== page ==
Staying in fashion is a tough sell
International fashion brands are looking to the expanding China market as the global economy slows - but turning a profit isn't easy
International fashion labels have turned China into their main battlefield this summer, opening one new store a week as they bid for the spending power of wealthy consumers in the world's No2 economy.
Prominent among the labels expanding their presence in mainland shopping malls at a time when slow economic recovery in the United States and a worsening debt crisis in the euro zone have forced Western consumers to tighten their spending, are Italy's MaxMara, and Gap, the iconic American fashion brand.
But it's not easy to make money in China, where rapid rent rises have forced some global retailers such as Nokia, once the world's No1 mobile phone maker, to close their stores.
Earlier this month, Abercrombie & Fitch launched its first store in Hong Kong's Central district, after agreeing to a monthly rent of more than US$1 million - several times more than the last tenant, Shanghai Tang, owned by Swiss luxury product giant Richemont Group, was paying for the space.
In the circumstances, some analysts wonder if the high rents leave room for profitable trading. They cite, for example, the price tag on an A&F T-shirt - one of its big selling products - of around HK$400 and point out that the company would need to sell more than 20,000 T-shirts a month to just cover the rent on its Hong Kong store.
In addition to rent, fashion firms are often big spenders on marketing and advertising.
Earlier this year, fashion label Louis Vuitton agreed to pay around HK$20 million a month to rent space for its new flagship store in Causeway Bay, one of the busiest shopping areas in Hong Kong and a must-go destination for many mainland travellers.
Small wonder Redmond Yeung, Gap's president for Greater China, identifies sky-rocketing rents and property prices as the main challenge facing international brands seeking a foothold in Hong Kong to capture the spending power of mainland visitors.
"But as long as there are still people [stores] who pay the rent, there must be a reason. It's all about supply and demand. Retailers and landlords always have a love-hate relationship," said Shanghai-born Yeung, who held senior positions at American retail giant Best Buy and fashion firm Ports before he joined Gap in early 2010.
"If a landlord asks for a rent that no one can pay and still make a living, that will be a problem and eventually no one will rent the place," he said.
But this was not happening because competition for prime locations among retailers remained intense.
Yeung didn't give sales figures for Gap's stores in Hong Kong or on the mainland and would only say he felt "comfortable" about the performance of the new stores.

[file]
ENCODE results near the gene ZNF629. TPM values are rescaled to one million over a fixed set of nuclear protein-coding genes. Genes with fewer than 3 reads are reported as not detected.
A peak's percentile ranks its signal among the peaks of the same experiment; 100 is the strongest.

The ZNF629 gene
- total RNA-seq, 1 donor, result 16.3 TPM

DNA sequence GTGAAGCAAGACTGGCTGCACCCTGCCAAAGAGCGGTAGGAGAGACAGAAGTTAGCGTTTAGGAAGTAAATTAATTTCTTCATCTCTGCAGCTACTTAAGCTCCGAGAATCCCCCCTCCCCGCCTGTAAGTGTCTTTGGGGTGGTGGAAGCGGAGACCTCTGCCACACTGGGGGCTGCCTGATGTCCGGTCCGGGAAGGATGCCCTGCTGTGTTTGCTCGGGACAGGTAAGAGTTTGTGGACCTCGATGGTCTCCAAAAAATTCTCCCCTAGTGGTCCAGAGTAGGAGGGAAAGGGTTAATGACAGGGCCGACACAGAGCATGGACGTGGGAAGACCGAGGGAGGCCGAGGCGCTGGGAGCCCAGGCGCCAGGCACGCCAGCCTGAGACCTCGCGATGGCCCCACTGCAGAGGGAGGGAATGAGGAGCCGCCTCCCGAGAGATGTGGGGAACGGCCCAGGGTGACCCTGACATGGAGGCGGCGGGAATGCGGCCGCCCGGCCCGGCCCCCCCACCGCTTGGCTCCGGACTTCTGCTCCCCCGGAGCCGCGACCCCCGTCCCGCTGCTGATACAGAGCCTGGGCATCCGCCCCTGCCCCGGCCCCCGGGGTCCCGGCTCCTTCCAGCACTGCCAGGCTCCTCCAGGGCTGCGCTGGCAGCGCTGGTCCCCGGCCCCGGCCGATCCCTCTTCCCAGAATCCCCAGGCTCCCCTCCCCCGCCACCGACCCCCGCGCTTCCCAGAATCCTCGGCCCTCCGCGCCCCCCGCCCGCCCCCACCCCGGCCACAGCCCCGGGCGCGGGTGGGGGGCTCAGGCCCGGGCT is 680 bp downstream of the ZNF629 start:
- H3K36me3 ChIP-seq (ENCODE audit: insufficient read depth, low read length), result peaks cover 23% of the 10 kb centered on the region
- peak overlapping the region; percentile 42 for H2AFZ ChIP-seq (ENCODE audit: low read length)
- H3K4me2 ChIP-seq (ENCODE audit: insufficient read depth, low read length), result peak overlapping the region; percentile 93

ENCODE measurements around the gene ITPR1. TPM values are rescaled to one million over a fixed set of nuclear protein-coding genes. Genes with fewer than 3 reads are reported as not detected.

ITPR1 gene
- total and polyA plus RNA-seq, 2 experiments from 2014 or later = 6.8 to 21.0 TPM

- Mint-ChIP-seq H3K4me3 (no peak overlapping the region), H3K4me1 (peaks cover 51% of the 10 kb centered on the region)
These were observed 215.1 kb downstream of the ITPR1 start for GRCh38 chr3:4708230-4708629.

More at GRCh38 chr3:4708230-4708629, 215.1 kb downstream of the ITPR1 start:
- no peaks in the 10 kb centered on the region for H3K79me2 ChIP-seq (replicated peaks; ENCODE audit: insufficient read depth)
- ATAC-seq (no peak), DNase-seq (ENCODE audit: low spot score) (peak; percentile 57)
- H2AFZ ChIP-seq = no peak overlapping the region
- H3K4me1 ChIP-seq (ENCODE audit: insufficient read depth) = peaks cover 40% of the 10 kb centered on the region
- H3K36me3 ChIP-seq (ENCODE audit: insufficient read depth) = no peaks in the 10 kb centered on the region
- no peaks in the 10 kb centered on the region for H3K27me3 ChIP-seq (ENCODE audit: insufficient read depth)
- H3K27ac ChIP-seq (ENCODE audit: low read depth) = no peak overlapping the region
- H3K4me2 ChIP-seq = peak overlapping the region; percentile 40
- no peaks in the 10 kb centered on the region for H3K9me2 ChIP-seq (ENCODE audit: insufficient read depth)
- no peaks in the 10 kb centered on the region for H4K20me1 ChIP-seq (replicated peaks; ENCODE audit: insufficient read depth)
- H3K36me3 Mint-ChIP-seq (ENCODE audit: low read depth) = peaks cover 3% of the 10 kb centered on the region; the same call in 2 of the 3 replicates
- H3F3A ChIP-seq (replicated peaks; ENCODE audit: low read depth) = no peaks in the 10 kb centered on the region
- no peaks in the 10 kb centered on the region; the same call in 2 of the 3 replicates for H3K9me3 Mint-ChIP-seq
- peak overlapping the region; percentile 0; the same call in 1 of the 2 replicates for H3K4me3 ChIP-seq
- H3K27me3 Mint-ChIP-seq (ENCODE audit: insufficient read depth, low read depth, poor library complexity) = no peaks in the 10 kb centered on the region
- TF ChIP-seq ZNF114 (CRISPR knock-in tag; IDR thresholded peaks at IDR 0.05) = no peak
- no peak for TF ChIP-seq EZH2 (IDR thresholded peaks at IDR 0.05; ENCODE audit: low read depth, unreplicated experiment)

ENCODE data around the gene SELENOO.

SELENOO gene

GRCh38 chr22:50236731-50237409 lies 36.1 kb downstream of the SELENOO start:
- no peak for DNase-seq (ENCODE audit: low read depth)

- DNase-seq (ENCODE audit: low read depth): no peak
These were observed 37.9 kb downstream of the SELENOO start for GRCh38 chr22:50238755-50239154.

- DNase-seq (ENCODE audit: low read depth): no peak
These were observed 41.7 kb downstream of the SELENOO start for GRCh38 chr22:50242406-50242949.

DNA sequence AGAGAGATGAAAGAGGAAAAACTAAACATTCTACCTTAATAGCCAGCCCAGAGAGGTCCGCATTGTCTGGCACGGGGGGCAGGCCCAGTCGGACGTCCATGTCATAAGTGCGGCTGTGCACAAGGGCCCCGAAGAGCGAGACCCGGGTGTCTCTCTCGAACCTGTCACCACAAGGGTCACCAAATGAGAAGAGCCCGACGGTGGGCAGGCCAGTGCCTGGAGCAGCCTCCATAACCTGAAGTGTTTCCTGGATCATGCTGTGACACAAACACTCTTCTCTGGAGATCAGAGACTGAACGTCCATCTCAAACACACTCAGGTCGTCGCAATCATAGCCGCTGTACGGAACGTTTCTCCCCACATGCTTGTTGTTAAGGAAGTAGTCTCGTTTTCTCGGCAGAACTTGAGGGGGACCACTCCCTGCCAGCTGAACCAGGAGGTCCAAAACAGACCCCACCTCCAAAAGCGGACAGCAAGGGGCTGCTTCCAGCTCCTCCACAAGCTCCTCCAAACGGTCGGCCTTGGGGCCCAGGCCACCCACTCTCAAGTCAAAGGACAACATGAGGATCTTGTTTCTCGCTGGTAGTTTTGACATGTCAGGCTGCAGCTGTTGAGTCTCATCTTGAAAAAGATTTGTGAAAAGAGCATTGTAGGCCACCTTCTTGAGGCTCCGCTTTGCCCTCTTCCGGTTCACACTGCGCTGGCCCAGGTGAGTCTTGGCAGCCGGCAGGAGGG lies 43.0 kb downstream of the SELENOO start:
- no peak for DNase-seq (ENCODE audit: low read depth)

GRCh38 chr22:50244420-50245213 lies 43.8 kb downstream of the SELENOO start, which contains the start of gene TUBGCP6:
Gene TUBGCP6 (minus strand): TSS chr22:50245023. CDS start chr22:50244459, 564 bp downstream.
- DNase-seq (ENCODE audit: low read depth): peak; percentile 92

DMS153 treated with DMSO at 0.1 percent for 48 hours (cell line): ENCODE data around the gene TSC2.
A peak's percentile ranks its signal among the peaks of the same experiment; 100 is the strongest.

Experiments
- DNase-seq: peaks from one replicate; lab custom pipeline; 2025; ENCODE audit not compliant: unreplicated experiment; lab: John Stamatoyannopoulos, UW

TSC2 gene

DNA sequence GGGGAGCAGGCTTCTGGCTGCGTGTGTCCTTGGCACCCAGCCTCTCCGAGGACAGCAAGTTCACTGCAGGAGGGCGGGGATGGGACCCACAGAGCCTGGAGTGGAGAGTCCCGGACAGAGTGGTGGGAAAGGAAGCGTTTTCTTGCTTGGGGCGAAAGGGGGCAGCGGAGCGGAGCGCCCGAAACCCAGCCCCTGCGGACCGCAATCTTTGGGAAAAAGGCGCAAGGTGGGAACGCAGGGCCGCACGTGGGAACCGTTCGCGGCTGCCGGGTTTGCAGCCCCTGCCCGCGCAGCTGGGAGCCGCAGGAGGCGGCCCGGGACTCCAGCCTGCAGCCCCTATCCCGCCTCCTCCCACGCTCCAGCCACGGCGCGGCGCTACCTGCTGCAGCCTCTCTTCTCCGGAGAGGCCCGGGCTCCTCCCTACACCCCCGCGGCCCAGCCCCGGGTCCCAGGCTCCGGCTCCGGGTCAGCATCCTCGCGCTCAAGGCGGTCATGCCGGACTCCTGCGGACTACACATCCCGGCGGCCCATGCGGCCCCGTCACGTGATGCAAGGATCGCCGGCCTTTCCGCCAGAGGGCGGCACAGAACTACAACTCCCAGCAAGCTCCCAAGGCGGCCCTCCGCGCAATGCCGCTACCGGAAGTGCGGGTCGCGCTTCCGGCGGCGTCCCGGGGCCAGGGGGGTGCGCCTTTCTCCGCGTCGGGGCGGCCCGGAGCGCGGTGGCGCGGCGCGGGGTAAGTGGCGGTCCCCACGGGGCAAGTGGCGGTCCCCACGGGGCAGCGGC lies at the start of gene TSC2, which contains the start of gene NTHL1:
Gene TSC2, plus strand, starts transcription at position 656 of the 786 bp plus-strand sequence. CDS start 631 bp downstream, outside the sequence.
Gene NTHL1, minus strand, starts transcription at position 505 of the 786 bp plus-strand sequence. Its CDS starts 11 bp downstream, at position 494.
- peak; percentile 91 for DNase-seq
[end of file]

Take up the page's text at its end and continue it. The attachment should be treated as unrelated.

Other business leaders who once thought rents in China were too high have since admitted they were wrong, and whatever the cost, Chinese consumers cannot be ignored.
In 2008, Paul Smith, the designer and founder of his namesake fashion brand, told the Financial Times in an interview that the China market was "extremely dangerous", as rents were too high and most of the 1.3 billion Chinese population only wanted "clothes to cover their bodies".
But in May this year, London-headquartered Paul Smith announced it would re-enter the mainland market by opening a new store in Tianjin near Beijing in September, after it had pulled out of the mainland in 2007 due to undisclosed losses made in the early years of its operations in China.
Luigi Maramotti, chairman of Italian fashion brand MaxMara, told the South China Morning Post recently that he believed consumers on the mainland were now better able to afford luxury products, thanks to the country's fast economic growth in the past decade.
He also believed that Chinese spenders had gained a greater understanding of fashion since more and more of them were travelling abroad for work, study or just holidays.
"Today, the [China] story … is a story of everybody's big expansion," said Maramotti, the son of the late Achille Maramotti, founder of the closely held company. "The Western world is now in trouble," he added.
Both MaxMara and Gap plan to open one new store a week in the next six months.
John Rindlaub, president for the Asia-Pacific region at Wells Fargo, the largest bank by market capitalisation in the United States, told the Post that he was concerned about the pace of expansion of many global brands in China, though he understood the reason behind those moves.
"Many US company CEOs tell us that maybe 10 years ago the story in China was all about manufacturing in China, and then exporting to the US," Rindlaub said. "Now the story in China is that they still manufacture in China but sell to local Chinese consumers."
A senior executive of a global brand that is ready to expand into China told the Post on the condition of anonymity that many brands have to prepare for "a period of losses" when they come to China because brand recognition took time, and Chinese consumers were not loyal to just one or two brands.
"But we have to be there. It's just like those foreign banks in China. How many of them can really make decent profit? What we care about is the future of China," he said.